The Daily Tar Heel

Serving the students and the University community since 1893

Friday June 9th

Romney leads slightly in Illinois poll

CHICAGO, (MCT) — Republican presidential front-runner Mitt Romney’s campaign has long considered Illinois to be in its win column, but a new poll shows the candidate has some work to do to make that a reality.

The Chicago Tribune/WGN-TV survey found Romney slightly ahead of Rick Santorum, 35 percent to 31 percent — within the poll’s 4-percentage-point margin of error. Trailing far behind were Newt Gingrich with 12 percent and Rep. Ron Paul with 7 percent. Sixteen percent were undecided.

There’s room for movement ahead of Illinois’ March 20 primary, however. Forty-six percent of voters said they could change their minds before the primary.

The survey of 600 confirmed registered voters likely to vote in the Illinois Republican primary was conducted Wednesday through Friday, before Santorum won the party caucuses in Kansas.

Illinois was expected to be a firewall for Romney after Tuesday primaries in Alabama and Mississippi, where he has lowered expectations. There are typically more moderate GOP voters in Chicago’s suburbs, and the poll showed Romney is doing well there.

In Cook County, he leads Santorum 39 percent to 30 percent. In the more heavily Republican collar counties, Romney held a 39 percent to 27 percent edge.

But Santorum holds a 35 percent to 29 percent advantage in the 96 counties outside the Chicago area, where Republican voters tend to be more conservative.

As exit polling of earlier primary states has shown, Romney continues to struggle among voters who describe themselves as very conservative and question the former Massachusetts governor’s conservative credentials.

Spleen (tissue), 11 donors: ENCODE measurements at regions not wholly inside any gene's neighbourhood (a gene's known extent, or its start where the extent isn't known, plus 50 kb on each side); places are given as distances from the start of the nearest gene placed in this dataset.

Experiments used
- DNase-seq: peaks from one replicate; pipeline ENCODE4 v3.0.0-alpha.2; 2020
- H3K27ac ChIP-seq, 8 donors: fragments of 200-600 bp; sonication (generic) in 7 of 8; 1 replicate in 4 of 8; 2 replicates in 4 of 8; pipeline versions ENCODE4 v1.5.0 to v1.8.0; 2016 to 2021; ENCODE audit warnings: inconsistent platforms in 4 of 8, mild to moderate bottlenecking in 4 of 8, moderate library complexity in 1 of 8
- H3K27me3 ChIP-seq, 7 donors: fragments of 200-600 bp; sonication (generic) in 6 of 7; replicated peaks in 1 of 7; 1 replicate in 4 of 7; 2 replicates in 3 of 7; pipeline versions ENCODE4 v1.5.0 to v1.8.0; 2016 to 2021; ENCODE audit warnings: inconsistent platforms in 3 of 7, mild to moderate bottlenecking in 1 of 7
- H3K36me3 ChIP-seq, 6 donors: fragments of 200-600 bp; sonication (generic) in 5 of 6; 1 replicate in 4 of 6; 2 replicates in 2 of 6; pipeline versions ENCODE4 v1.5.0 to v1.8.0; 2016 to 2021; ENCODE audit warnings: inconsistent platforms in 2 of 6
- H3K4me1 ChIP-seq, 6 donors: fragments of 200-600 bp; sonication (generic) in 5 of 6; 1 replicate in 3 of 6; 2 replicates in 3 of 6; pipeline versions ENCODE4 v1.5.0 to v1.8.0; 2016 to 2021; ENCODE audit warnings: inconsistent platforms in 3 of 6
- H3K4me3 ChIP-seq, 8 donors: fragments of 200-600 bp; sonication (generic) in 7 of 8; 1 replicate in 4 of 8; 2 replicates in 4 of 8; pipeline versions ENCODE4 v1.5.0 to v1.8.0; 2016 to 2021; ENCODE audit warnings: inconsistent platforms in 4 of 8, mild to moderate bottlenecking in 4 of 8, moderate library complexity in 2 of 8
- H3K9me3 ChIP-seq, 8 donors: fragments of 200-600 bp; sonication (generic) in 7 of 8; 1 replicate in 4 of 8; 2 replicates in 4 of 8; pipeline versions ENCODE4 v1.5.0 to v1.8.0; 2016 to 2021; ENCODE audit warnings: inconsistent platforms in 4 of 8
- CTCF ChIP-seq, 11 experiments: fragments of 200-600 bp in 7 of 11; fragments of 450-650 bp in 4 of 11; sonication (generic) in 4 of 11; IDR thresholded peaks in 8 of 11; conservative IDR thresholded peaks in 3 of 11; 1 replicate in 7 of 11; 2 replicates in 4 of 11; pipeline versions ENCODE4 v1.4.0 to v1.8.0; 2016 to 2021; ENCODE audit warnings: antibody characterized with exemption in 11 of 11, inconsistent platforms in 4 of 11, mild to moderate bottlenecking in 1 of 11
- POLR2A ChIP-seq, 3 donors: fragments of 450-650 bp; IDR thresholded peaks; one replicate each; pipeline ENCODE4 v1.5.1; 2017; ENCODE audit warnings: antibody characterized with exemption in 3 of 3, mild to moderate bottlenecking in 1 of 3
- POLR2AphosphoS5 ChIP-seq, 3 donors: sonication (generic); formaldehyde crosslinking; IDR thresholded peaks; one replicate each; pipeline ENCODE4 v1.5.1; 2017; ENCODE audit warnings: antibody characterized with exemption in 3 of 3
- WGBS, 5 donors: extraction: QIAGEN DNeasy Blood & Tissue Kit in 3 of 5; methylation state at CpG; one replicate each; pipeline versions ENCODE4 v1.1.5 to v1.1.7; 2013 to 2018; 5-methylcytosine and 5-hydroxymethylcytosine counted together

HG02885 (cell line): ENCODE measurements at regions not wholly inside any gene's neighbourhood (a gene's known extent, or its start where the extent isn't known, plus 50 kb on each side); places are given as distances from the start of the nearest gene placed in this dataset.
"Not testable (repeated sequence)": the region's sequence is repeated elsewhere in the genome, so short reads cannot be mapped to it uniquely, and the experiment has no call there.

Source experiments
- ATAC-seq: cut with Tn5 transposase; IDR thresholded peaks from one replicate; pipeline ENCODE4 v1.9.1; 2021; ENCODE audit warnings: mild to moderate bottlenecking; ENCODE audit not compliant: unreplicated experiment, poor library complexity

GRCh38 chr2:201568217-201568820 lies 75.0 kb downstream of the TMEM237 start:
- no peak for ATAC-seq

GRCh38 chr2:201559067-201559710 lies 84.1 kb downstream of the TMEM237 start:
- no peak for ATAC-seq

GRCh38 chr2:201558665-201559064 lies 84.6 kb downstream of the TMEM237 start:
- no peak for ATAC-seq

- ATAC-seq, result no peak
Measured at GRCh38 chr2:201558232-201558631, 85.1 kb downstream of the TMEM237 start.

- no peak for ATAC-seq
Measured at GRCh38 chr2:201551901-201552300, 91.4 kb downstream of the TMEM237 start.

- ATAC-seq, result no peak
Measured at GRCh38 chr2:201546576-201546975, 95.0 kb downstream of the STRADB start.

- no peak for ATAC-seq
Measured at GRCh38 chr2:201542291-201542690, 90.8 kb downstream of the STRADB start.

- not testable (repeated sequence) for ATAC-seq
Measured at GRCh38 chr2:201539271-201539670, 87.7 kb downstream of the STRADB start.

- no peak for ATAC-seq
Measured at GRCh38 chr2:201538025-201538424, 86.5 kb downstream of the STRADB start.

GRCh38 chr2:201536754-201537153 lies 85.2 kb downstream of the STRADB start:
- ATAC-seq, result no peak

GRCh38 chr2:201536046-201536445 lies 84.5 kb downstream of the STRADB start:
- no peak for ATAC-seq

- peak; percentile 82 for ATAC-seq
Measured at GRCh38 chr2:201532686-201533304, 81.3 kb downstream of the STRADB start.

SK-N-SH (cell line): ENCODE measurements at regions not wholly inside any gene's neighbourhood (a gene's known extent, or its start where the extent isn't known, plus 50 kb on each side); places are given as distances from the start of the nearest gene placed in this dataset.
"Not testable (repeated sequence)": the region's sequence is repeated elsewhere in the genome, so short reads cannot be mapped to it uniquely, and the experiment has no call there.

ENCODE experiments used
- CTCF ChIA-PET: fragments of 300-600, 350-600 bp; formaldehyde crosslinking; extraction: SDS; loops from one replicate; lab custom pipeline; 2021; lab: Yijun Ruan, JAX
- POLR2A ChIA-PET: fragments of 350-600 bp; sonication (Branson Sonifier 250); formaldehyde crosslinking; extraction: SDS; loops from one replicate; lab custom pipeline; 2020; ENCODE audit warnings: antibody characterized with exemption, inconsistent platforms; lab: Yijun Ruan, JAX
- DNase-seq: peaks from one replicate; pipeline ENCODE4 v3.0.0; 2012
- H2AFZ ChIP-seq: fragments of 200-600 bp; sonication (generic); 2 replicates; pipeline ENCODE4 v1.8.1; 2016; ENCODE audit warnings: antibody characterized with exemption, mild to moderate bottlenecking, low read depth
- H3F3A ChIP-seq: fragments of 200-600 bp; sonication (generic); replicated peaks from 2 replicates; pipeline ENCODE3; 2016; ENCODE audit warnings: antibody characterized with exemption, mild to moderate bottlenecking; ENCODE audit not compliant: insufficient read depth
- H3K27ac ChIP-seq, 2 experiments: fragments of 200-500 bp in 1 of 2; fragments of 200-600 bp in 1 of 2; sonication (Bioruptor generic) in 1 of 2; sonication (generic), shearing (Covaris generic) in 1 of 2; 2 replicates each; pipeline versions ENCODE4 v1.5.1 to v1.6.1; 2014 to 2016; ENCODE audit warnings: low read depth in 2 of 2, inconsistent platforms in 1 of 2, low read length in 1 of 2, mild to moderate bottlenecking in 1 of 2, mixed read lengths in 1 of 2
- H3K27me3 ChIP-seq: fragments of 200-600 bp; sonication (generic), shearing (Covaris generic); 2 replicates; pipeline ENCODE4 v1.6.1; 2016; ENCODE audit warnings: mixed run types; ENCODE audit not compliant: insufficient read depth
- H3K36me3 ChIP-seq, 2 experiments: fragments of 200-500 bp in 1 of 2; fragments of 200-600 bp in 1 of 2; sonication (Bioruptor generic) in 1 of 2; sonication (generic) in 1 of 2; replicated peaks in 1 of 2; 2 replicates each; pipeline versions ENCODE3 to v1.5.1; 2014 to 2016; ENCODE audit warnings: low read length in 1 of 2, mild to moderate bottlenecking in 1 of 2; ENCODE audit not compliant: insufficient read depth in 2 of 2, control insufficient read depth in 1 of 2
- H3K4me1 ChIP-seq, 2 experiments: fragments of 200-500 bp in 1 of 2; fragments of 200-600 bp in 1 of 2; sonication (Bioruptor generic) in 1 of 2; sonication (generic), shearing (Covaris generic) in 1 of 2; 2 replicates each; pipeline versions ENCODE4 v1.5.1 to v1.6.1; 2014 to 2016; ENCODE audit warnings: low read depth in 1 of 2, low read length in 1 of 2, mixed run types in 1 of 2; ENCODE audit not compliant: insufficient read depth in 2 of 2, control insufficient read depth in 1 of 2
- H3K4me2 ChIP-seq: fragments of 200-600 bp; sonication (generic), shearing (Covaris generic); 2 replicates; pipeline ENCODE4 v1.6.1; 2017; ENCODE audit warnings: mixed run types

Among very conservative voters in Illinois — 29 percent of the GOP electorate — Santorum was backed by 43 percent, compared with 29 percent for Romney.

The trend ran the other direction among the 31 percent of Republican voters who call themselves moderate: Romney is favored by 39 percent to Santorum’s 17 percent.

That leaves those who call themselves fairly conservative, almost 40 percent of Republican primary voters. They give a narrow edge to Romney over Santorum, 36 percent to 32 percent.

While Romney has largely stuck to economic issues in trying to appeal to voters, Santorum has also used a conservative social message in an effort to win backing of Christian conservatives.

In Illinois, 42 percent of voters described themselves as born-again or evangelical Christians. Of that group, 42 percent are backing Santorum compared with 26 percent for Romney.

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